2 web instances + 2 DB instances • need to configure DB replication and failover yourself
  • 20. Hardware Failures “Failures will happen, build your infrastructure so they won’t impact you” • provides load balancer (ELB) • provides managed DB instances (RDS) • replication support (not for psql yet) • DB snapshots (can’t download though) • fault tolerant setup example: 
 2 web instances + multi-AZ RDS
  • 21. Hardware Failures “Failures will happen, let us help you build an infrastructure so they won’t impact you” • HA proxy on web instances • one-click setup for DB (mysql/psql) • replication support • DB snapshots (downloadable) • fault tolerant setup example:
 2 web instances + 2 DB instances
  • 22. Hardware Failures “You don’t need to worry about failures” ! ! • everything managed • fault tolerant setup example:
 2 dynos + premium DB (psql)
  • 23. Initial Setup & Deploy www.flickr.com/photos/thedailyenglishshow/6013713229
  • 24. Initial Setup & Deploy • manual setup feasible: • install OS, ruby (rvm), libs, DB • setup nginx
  • 25. Initial Setup & Deploy • let’s choose Capistrano for deploying • Capistrano config goes into source repository • Initial deploy: cap deploy:setup
 cap deploy:cold
  • 26. Initial Setup & Deploy • let’s choose OpsWorks • based on chef, provides predefined set of recipes • more high level than Cloud Formation, more flexible than Elastic Beanstalk
  • 27. Initial Setup & Deploy • initial deploy: • create stack • define layers • create instances • create app • deploy
  • 28. Initial Setup & Deploy • define base layer • assign it to all instances • use it for any common recipes like creating swap, NewRelic, ... Tip
  • 29. Initial Setup & Deploy • you need to handle asset compilation • use deploy hook: Tip # deploy/before_migrate.rb ! rails_env = new_resource.environment["RAILS_ENV"] Chef::Log.info("Precompiling assets for RAILS_ENV=#{rails_env}...") ! execute "rake assets:precompile" do cwd release_path command "bundle exec rake assets:precompile" environment "RAILS_ENV" => rails_env end ! !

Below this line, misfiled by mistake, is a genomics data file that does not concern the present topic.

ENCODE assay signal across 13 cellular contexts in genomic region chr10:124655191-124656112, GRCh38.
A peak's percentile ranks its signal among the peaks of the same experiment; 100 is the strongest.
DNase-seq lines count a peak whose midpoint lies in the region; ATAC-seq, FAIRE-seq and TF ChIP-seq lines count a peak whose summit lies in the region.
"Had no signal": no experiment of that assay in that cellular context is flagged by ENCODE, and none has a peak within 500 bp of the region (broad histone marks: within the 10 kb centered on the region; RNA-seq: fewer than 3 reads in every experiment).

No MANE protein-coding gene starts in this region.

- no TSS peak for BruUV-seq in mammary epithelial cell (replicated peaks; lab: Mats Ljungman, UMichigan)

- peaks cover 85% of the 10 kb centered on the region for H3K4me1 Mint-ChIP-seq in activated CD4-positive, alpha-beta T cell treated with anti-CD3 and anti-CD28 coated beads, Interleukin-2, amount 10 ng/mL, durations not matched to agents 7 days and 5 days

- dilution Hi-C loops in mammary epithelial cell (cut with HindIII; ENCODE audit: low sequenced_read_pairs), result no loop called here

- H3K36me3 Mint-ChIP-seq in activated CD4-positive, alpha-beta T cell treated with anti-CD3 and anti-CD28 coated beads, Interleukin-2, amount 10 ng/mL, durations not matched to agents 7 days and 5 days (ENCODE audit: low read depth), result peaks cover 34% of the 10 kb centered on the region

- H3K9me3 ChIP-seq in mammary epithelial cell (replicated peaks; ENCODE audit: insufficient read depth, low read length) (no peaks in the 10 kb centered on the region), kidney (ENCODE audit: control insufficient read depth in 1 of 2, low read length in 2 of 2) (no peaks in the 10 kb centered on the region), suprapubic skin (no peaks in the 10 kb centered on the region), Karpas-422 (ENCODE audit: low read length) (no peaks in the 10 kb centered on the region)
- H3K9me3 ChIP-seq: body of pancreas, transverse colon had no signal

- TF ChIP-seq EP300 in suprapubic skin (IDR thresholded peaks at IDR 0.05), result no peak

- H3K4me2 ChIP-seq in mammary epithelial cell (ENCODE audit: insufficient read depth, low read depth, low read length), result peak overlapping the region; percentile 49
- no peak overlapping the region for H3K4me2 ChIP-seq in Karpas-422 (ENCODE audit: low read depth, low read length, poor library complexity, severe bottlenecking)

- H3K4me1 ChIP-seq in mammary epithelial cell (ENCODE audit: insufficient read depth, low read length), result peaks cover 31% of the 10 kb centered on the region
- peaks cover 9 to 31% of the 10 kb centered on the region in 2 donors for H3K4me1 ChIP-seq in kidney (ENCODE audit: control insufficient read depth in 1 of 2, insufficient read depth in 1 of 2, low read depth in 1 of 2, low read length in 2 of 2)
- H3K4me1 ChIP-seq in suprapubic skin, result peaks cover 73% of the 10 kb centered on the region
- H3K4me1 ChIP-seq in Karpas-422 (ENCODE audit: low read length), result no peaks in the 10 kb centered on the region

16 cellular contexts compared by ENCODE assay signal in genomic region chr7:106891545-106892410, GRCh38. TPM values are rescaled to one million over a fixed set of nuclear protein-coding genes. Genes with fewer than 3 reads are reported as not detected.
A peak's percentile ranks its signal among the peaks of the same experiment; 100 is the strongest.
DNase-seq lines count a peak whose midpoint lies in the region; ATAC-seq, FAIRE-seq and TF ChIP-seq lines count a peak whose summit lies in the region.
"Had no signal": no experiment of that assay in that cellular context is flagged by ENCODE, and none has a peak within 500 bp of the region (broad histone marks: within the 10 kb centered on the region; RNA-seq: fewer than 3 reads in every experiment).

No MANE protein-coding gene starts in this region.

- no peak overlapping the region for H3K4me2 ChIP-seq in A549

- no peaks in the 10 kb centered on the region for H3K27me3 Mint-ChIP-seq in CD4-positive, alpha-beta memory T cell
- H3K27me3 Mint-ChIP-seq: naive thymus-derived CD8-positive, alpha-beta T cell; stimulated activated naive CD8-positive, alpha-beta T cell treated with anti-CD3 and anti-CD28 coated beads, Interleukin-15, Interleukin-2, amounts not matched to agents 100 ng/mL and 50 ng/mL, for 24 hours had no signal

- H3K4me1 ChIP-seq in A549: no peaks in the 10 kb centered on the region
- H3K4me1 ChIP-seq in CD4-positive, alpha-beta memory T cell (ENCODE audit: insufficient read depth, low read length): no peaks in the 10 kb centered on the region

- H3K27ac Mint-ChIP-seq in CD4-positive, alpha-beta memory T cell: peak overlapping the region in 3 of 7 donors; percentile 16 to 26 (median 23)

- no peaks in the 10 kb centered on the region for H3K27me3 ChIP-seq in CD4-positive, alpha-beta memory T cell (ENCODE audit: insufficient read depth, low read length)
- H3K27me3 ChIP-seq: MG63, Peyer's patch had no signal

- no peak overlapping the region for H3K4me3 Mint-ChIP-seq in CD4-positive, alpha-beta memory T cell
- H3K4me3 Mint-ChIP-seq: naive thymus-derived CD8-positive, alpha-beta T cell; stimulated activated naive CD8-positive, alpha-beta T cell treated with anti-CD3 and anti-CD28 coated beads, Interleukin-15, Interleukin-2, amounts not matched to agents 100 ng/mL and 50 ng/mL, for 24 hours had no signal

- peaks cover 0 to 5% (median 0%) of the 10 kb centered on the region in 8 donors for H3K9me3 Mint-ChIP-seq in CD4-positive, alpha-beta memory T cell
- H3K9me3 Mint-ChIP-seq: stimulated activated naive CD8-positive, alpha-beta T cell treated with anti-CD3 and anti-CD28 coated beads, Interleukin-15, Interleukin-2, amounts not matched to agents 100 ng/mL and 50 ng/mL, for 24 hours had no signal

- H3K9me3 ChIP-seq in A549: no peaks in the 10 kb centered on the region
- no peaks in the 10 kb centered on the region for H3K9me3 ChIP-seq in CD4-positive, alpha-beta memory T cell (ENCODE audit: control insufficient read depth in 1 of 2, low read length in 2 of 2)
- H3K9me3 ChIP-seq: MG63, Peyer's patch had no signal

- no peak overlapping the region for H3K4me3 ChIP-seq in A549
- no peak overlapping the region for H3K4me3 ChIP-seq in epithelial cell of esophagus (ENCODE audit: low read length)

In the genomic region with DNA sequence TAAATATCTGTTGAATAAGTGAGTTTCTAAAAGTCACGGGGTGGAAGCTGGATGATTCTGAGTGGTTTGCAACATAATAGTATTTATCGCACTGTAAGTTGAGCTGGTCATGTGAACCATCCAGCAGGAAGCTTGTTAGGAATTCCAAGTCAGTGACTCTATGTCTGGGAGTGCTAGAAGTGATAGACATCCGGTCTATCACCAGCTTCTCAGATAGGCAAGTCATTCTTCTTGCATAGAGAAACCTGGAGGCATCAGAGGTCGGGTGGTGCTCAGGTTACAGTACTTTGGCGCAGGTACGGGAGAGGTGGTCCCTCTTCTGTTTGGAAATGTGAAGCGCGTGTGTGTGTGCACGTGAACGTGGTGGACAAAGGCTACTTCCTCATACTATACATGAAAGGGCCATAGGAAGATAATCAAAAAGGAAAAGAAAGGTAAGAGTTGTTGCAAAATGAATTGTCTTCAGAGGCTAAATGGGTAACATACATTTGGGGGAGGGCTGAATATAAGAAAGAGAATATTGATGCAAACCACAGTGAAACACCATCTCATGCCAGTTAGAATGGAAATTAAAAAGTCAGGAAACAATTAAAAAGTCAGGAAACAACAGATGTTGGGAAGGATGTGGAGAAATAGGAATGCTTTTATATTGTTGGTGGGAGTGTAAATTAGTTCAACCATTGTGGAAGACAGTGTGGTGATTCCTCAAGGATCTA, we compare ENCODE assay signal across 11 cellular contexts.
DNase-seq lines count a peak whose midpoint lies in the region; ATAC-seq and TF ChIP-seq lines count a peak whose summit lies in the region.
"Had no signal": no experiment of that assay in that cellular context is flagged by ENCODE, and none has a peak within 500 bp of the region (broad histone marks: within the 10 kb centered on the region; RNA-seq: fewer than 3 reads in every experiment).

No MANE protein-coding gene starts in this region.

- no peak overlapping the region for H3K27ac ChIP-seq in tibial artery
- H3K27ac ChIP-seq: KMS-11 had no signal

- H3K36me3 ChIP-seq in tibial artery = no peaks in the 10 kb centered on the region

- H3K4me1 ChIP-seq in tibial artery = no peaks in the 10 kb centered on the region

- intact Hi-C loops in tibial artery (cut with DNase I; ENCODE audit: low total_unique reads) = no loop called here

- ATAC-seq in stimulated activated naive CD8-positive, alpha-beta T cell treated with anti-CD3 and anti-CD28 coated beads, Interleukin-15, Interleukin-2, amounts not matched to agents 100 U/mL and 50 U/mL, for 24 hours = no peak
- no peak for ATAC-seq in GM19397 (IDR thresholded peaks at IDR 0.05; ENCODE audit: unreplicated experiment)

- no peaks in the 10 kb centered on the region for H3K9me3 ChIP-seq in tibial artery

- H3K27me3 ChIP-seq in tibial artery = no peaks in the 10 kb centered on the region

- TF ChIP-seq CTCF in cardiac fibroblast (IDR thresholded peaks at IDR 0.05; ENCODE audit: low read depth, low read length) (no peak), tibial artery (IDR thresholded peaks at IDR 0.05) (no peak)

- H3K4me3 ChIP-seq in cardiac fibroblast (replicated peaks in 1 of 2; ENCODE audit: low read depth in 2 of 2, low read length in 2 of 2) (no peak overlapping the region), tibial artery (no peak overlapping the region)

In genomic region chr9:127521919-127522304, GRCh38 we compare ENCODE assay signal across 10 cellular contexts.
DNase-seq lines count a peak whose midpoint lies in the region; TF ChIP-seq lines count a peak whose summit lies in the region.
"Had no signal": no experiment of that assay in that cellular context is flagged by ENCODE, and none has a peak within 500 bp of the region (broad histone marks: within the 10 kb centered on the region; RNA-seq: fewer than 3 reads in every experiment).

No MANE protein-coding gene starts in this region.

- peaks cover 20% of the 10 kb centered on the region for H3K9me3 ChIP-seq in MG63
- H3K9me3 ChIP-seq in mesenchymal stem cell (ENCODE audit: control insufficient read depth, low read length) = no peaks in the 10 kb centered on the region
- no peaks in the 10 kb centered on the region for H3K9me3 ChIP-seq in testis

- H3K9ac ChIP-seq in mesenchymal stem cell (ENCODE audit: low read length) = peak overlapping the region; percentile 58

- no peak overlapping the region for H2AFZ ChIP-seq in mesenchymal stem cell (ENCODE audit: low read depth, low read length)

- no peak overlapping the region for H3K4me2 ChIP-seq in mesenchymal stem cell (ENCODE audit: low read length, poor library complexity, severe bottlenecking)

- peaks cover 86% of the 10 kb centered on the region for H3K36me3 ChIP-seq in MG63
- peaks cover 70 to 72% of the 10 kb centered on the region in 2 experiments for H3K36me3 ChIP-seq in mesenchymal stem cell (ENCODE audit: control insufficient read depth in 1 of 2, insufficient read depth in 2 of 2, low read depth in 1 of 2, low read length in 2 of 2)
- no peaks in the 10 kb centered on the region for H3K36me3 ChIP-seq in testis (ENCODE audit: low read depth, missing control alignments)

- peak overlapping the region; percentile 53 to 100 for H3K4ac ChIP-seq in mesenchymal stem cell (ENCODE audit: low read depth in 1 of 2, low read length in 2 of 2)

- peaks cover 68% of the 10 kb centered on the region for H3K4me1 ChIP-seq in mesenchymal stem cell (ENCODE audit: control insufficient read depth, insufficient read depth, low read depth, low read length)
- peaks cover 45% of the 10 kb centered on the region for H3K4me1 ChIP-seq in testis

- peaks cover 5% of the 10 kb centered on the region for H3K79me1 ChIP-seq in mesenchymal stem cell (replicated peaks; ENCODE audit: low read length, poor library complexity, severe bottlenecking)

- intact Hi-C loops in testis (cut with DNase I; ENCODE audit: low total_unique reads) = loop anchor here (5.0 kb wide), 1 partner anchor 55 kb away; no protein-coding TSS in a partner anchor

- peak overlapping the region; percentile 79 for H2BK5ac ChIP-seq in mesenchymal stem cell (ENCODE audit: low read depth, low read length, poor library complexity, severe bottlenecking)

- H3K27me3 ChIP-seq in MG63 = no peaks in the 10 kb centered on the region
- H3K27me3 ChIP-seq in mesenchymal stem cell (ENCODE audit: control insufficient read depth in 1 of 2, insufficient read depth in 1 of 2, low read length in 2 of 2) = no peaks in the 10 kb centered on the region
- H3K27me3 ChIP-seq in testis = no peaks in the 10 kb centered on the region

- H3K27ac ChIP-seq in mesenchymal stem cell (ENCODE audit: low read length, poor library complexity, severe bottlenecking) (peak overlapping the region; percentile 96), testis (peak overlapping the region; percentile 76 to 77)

• 30. Initial Setup & Deploy • provides toolchain based on chef • initial deploy: • create an application • select environment layout • add plugins (NewRelic, ...) • deploy
  • 31. Initial Setup & Deploy Heroku comes with its’ own toolchain: heroku create my-awesome-app
 heroku addons:add …
 git remote add heroku …
 git push heroku master
  • 32. What you’ll probably also need • App configuration 
 (for secrets and endpoints) • Sending email • Job queue
  • 33. App Configuration • no predefined way: DIY • put settings.yml into shared config dir • link it into app when deploying
  • 34. App Configuration • uses environment variables heroku config:add MY_SECRET=topsecret
 heroku config • in your code: ENV[‘MY_SECRET’]
  • 35. Sending Email • use an email sending service
 (SendGrid, AWS SNS) • EY and Heroku provide plugins for easy installation
  • 36. Sending Email Yourself • reverse IP lookup • port 25 is restricted • make sure your IP isn’t blacklisted
  • 37. Job Queue • DIY • define custom layer in OpsWorks, need to get 3rd party recipe
  • 38. Job Queue • sample recipes are provided • worker instances
  • 39. Job Queue • provides worker dynos • requires setup in Procfile
  • 40. Background mailer • use database transaction to atomically create mailer job and related data • rollback if something goes wrong • reduces request response time • job can retry sending email Tip
  • 41. Up and running :-)
  • 42. Continuous Deployment www.flickr.com/photos/layos/3743880081
  • 43. Continuous Deployment • keep deploys cheap • automate deploy • easy deployment trigger • good test coverage - use CI • use rolling / zero downtime deploy
  • 44. Continuous Deployment • deploy command: git pull
 cap deploy • unicorn for rolling deploy
  • 45. Continuous Deployment • unicorn is configured for rolling deploys • deploy command: aws --region=‘us-east-1’